Just a couple of weeks back, me and a whole bunch of family decided to pass the Canada day weekend in Saskatoon. Over my lifetime, I have made countless trips to the city where we still have a lot of family (on my mom's side). It also has pertinent relevance in my immediate family, as it was the place where my parents met and got married. During a stint of living in Canada, my parents lived there and it was there where my sister was born.
But for whatever reason going there this time to spend Canada Day weekend, I just suddenly felt the weight and importance of the place in my own life. I guess it started with the small fact of when we got to the city and my great uncle and aunt's place, one of the first things I wanted to do was situated myself. I quickly opened my phone and figured out where we were in location to the rest of the city. Now I could brush this off by simply stating that it was only now with a smartphone and GPS on it that made it easy and a mindless task to know exactly where I was. But I had been to here multiple times before, most recently in 2013 (well within the smartphone and GPS age) and only now had I had the desire to locate myself.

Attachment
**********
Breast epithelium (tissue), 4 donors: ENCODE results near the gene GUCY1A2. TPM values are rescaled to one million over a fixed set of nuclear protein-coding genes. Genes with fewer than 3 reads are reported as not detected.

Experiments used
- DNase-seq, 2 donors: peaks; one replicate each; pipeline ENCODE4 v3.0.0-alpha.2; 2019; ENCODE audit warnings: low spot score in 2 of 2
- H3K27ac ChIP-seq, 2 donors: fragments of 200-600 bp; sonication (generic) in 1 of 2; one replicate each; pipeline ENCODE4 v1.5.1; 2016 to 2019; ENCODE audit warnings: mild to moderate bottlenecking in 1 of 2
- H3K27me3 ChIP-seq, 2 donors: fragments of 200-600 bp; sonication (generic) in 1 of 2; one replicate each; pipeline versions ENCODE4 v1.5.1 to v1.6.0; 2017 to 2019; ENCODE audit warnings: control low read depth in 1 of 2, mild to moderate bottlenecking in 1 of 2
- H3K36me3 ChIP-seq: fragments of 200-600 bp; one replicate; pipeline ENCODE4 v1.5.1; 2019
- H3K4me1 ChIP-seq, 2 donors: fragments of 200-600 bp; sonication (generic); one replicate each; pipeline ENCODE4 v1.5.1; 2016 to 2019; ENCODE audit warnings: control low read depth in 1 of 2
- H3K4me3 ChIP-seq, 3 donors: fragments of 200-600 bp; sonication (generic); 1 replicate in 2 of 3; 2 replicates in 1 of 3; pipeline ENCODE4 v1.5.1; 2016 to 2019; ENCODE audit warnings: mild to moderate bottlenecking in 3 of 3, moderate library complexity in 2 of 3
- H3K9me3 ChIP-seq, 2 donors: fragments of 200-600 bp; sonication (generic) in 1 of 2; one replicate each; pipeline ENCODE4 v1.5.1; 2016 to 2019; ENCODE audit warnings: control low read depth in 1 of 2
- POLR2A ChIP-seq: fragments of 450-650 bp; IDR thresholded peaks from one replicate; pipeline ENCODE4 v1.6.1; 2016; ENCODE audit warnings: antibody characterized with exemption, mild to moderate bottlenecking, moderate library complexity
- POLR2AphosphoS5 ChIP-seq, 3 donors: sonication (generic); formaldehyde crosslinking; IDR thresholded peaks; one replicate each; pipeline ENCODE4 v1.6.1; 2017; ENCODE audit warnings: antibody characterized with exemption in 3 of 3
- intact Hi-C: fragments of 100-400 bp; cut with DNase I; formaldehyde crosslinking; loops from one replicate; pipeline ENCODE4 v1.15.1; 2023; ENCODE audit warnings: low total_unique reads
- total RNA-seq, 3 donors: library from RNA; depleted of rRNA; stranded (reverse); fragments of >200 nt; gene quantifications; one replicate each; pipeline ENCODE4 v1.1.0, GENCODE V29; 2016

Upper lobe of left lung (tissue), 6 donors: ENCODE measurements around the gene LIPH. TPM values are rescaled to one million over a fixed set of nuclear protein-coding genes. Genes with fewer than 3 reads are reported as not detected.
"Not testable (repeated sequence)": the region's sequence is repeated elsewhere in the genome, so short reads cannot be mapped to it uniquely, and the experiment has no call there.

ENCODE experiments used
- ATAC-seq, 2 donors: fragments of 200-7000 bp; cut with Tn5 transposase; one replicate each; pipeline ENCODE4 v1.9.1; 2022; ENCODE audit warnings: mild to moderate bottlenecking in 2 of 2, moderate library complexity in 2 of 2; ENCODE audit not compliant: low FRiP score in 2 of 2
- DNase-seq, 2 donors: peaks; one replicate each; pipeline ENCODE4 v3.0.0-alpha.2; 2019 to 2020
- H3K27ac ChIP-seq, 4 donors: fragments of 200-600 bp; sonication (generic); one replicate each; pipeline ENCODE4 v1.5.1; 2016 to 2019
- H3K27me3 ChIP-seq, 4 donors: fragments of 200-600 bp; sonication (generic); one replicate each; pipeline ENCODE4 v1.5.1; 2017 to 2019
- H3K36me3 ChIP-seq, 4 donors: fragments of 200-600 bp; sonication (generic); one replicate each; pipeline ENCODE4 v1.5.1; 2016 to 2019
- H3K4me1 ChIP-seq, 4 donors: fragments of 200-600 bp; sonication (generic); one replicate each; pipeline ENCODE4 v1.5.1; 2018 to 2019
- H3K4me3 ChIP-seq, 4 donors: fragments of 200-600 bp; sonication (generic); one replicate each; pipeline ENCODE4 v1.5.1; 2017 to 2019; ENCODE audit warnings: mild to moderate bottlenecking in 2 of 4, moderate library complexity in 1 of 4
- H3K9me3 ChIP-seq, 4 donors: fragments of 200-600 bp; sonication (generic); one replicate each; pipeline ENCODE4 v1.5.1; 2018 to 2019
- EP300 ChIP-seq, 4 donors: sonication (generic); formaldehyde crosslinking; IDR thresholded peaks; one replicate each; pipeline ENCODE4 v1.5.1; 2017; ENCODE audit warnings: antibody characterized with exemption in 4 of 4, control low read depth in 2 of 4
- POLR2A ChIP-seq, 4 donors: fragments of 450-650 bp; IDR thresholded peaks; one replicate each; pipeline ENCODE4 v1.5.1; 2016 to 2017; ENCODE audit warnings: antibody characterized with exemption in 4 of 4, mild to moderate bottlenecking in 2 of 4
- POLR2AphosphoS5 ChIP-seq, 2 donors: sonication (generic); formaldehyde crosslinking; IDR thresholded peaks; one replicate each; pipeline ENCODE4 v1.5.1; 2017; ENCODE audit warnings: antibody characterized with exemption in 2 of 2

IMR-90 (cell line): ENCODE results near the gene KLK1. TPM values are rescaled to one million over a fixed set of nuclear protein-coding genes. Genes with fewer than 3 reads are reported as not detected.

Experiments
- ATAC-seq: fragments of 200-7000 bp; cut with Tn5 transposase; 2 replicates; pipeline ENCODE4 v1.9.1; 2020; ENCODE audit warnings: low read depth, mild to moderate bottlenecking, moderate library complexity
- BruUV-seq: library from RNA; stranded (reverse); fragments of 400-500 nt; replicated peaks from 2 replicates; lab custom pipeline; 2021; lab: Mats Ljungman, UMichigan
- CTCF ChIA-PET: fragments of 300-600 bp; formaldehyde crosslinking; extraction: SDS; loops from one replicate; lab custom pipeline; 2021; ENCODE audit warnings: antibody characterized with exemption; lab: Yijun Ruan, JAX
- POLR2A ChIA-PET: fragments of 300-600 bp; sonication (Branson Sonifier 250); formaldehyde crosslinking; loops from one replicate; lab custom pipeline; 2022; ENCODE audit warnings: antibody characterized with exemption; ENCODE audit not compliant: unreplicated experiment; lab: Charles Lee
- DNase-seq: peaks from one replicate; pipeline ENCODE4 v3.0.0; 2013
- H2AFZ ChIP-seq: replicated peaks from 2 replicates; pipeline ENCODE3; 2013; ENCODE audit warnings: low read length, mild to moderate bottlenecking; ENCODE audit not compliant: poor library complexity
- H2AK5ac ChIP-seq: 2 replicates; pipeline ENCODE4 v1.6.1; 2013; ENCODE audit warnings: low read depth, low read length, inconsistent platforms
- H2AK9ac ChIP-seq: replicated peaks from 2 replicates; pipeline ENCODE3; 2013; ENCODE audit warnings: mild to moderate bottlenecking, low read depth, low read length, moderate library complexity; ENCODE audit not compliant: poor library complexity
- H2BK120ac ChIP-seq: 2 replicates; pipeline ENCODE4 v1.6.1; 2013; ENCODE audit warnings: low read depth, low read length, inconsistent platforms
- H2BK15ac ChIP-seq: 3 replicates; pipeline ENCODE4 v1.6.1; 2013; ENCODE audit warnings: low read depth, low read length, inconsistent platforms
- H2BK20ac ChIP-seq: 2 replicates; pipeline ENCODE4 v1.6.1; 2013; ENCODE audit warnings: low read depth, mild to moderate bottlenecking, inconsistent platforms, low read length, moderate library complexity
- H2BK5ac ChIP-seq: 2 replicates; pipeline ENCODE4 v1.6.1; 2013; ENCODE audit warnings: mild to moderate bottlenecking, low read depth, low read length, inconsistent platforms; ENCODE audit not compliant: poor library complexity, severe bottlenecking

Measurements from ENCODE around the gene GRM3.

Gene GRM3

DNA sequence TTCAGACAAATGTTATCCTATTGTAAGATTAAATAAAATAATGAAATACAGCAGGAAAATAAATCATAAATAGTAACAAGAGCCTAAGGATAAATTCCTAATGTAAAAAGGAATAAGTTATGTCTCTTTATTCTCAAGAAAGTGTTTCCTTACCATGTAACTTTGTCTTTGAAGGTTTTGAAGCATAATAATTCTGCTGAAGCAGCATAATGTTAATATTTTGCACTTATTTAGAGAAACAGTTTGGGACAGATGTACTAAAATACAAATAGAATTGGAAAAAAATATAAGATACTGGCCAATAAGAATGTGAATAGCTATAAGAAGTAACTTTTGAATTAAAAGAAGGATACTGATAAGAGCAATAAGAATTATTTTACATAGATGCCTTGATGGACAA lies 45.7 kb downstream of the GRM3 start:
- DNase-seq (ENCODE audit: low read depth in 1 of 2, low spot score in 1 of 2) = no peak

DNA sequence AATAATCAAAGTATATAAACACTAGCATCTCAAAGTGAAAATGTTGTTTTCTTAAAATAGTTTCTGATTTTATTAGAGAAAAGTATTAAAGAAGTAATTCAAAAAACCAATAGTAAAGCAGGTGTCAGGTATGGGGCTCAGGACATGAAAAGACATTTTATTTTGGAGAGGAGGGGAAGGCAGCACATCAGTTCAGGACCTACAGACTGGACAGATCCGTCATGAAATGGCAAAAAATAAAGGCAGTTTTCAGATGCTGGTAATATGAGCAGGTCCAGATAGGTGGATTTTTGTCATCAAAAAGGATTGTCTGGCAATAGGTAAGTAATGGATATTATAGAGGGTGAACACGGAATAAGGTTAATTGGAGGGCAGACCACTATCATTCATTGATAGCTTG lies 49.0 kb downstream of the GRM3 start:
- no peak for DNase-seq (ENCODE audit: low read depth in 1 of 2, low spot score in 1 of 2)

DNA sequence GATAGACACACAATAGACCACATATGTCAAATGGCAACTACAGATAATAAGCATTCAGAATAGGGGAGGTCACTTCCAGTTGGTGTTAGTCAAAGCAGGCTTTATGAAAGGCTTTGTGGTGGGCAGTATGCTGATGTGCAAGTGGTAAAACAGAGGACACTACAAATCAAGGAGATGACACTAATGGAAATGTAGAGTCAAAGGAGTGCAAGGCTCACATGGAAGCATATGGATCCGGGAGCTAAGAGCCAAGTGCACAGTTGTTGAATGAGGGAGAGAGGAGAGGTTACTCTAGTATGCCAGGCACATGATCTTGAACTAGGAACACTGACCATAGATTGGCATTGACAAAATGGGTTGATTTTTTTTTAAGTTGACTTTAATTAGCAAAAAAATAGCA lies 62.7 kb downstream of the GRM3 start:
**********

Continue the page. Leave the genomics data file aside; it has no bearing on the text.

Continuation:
Locating myself within the place where I was staying would once again come to the forefront in my thoughts when we would take a trip to Warren, Saskatchewan. This is great my maternal grandparents and Uncle are buried. Once again I had done the trip many times before but it all held a new weight. We also decided to find and locate the Boschman cemetery. As we crossed the South Saskatchewan river I realized that my great great grandfather had operated this ferry many many years ago.
For so long I have held off on the fact that, while I hold a Canadian passport, I'm not "those" Canadians whose family history dates back a fair bit into Canadian history. I could almost believe that with both my grandparents on my paternal side and my maternal grandparent emigrating after World War II. The whole concept of a family history entwined with a larger and perhaps problematic narrative of Canadian history was just something that I didn't want to think about.
I think this idea to almost forget this was really perhaps a subconscious way of not really owning my past and my relationship to this country of Canada. All of this over the weekend of both celebrating and protesting Canada 150.
This feeling of celebration and protestation also existed within myself, seeing and understanding the reasons and emotions on both sides. Now add in this knowledge that my family history is intertwined with this country's history.
Oh, what am I going to do with all this?